GSR Capital must be hoping it's fourth-time lucky. Having failed in its pursuit of three lighting companies since the start of last year, the Chinese private-equity firm looks to have made a smart move by agreeing to acquire Nissan Motor Co.'s battery business -- provided it gets the nod from U.S. regulators.
The investment company is paying about $1 billion for Automotive Energy Supply Corp., Bloomberg News's Jonathan Browning and Ma Jie reported on Tuesday, citing a person with knowledge of the matter. The unit makes the lithium-ion cells that power Nissan's Leaf electric car and has a plant in Tennessee.
GSR, which is awaiting approval from the Committee on Foreign Investment in the U.S., or CFIUS, should keep its fingers crossed. The firm was rejected by the security panel when it tried to buy Royal Philips NV's Lumileds unit last year, and has been disappointed in its efforts to buy another lighting business owned by the Dutch company as well as Germany's Osram Licht AG.
The deal would put the battery supplier for one of the world's best-selling electric vehicles into Chinese hands and give GSR the scale to compete in a home market that's poised for significant growth. At the same time, it would enable Nissan to exit a business it set up with NEC Corp. in 2007 and has long wanted to quit.
Under a Chinese owner, Automotive Energy Supply could grow a lot faster. Already the world's largest electric-vehicle market, China aims to make all vehicles partly or fully electric in coming years. Chinese carmakers dominate EV sales globally, thanks to their edge at home.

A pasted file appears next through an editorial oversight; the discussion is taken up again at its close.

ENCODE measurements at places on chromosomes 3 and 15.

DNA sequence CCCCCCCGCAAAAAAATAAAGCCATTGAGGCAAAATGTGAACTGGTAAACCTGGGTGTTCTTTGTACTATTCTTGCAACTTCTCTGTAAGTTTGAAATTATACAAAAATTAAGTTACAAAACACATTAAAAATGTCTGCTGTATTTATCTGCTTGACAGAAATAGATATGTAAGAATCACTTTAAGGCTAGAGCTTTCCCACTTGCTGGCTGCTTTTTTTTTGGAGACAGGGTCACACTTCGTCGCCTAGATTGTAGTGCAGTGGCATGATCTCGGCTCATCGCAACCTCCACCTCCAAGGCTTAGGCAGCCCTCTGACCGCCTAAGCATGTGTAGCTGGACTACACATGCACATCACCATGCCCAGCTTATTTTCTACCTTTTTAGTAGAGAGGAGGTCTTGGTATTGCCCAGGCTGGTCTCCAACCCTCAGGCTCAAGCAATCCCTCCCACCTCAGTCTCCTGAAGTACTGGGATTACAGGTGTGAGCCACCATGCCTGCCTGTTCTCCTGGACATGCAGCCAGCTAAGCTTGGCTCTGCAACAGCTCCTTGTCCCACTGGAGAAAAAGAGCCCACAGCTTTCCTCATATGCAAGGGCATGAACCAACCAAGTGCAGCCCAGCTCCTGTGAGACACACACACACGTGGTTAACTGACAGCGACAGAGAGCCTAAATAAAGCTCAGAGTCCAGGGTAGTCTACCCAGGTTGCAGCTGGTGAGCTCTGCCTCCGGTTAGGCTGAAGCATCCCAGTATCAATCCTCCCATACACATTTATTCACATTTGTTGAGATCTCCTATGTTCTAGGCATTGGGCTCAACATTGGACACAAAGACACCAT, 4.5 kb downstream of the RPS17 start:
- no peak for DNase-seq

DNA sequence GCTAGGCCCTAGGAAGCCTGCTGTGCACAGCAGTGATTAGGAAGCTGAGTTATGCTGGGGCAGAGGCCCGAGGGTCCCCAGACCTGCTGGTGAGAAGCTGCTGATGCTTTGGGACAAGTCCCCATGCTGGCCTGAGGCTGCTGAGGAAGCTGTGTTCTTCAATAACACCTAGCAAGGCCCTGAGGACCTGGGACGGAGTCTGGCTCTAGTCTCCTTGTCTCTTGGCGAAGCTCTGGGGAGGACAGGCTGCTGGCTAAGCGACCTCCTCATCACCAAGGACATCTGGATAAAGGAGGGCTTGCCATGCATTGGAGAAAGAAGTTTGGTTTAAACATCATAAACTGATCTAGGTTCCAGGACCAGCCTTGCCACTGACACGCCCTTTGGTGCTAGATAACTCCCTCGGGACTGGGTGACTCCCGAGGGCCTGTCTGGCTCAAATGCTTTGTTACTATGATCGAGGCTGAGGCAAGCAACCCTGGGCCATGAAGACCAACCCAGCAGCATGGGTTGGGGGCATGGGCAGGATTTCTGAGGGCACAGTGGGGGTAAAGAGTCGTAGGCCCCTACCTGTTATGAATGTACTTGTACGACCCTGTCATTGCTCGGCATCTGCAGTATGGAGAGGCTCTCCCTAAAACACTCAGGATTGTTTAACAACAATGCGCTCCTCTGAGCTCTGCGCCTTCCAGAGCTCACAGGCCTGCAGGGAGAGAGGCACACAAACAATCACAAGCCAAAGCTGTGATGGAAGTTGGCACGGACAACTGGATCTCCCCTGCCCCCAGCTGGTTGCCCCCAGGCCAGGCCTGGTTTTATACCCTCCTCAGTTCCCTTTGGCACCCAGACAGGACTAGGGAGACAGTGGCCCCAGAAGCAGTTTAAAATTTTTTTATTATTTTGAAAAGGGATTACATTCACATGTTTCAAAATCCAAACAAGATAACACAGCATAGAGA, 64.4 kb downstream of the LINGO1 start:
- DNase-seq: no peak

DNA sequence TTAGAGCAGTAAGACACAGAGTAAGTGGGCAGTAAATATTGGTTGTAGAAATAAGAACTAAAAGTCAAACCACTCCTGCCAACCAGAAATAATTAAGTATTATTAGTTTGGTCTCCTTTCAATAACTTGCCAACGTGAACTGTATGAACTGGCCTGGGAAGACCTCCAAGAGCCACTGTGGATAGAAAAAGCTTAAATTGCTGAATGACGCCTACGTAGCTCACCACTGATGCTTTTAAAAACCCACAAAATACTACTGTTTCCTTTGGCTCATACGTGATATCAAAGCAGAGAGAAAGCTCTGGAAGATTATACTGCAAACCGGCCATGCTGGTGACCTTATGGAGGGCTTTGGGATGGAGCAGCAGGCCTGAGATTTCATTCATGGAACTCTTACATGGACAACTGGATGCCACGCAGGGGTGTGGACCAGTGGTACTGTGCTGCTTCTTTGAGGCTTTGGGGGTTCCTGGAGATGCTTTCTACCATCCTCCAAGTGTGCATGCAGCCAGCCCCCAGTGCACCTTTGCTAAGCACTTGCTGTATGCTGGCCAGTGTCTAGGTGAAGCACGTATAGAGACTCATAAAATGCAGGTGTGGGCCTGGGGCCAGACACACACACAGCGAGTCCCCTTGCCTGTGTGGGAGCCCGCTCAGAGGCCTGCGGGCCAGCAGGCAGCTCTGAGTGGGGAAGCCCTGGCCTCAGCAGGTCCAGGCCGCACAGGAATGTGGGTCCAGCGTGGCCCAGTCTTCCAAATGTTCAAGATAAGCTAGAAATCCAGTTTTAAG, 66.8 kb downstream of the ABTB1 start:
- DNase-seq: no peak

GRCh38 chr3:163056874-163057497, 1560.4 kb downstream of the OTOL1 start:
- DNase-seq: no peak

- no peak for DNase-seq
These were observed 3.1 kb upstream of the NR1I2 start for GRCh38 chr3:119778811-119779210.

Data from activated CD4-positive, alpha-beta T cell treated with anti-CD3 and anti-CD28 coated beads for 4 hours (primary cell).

To keep that lead, the country is becoming increasingly protectionist about who makes the all-important batteries that go into electric vehicles. Beijing now requires automakers to choose from a list of domestic battery vendors if they want subsidies, a stipulation that will hurt South Korean and Japanese manufacturers including Panasonic Corp., which supplies Tesla Inc.
GSR, run by former Nortel Networks Corp. executives, already backs lithium-ion battery maker Boston Power. Combining that business with the Nissan unit could strengthen the firm's hand in China, where there is a plethora of small battery makers as well as bigger players owned by carmakers such as BYD Co.
The private-equity firm has funding from the government of Hubei province. That's a link that can only help: The province is spending billions of dollars on clean energy projects and is also home to one of China's biggest carmakers, Dongfeng Motor Group Co.
Admittedly, the EV battery business is highly competitive and GSR could do with controlling more of the electric car supply chain. It owns a stake in Chinese electric-car maker Xin Da Yang, though this isn't among the industry's major players.
Ultimately, though, being Chinese and betting on electric-car demand in the nation looks like a strong combination (witness Tesla's plans to manufacture in the mainland).
GSR just has to hope that its China edge doesn't cost it U.S. approval.
This column does not necessarily reflect the opinion of Bloomberg LP and its owners.